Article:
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The growing heroin problem

By Fritz Mayer
April 2, 2014

SULLIVAN COUNTY, NY — Signs of the heroin epidemic in Sullivan County and beyond are everywhere. The police agencies in the county send a seemingly endless stream of notices about heroin-related arrests to local media outlets. At a recent Town of Liberty meeting, resident Terry Bauer sought support for addiction treatment programs and said she was providing shelter to a friend who is dealing with heroin withdrawal; state Sen. John J. Bonacic announced that he is part of a joint task force, which will examine the “alarming” rise of use of heroin and other opioids in New York.

Bonacic said, “The growing epidemic of heroin use throughout New York State is alarming. It transcends regions, race, gender and economic status. We must do everything in our power to help stop this highly accessible and addictive drug from poisoning our communities.”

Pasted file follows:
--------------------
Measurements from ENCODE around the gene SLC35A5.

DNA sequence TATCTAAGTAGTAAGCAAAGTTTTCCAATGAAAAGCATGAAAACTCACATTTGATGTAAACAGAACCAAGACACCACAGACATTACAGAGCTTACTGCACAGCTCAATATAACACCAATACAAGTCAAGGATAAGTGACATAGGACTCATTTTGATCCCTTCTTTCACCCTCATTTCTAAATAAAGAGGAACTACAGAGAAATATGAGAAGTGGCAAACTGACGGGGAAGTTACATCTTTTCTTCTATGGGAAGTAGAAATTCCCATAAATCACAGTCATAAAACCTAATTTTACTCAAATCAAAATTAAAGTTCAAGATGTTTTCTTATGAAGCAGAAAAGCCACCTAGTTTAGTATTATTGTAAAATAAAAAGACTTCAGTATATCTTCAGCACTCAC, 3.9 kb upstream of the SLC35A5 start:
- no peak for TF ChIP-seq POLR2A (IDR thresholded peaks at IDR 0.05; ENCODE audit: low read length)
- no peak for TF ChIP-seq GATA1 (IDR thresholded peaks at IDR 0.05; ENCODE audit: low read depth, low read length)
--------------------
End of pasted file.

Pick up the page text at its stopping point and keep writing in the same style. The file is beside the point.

Ironically, one reason that heroin use is on the rise in New York State is because the state took an effective measure to battle the abuse of prescription drugs, and that pushed many abusers to heroin.

In August 2013, a new law took effect requiring all physicians in the state who prescribe opioids, such as Oxycodone and Hydrocodone, which are chemically similar to heroin, to check a state database to ensure that patients are not “doctor shopping” and getting multiple prescriptions from different providers.

By most accounts, the new law has driven down the supply of opioid prescription medications and driven up the cost to abusers. Sullivan Couny Sherriff Mike Schiff, in an interview with The River Reporter, said that has had a direct impact on the number of people now seeking heroin.

He said the new law has “made it very difficult to get the pills, so the next thing in line, the cheapest and best high, is heroin. Because it’s cheap compared to the other drugs, it’s the drug of choice right now, that’s what we’re seeing.”

The battle against heroin and other drugs is not new, but neither is it a battle that law enforcement is winning.

Schiff said, “I’ve been in law enforcement for 36 years, and we’ve been in a war on drugs since the time I became a trooper. The end result is heroin is cheaper and more prevalent than when we started. We’re not winning that battle. I think we’ve got to look at alternatives, and I’m not sure what they are, but it’s going to entail partnerships with the schools, mental health providers, drug facilities. We’ve got to take a broader view on this.”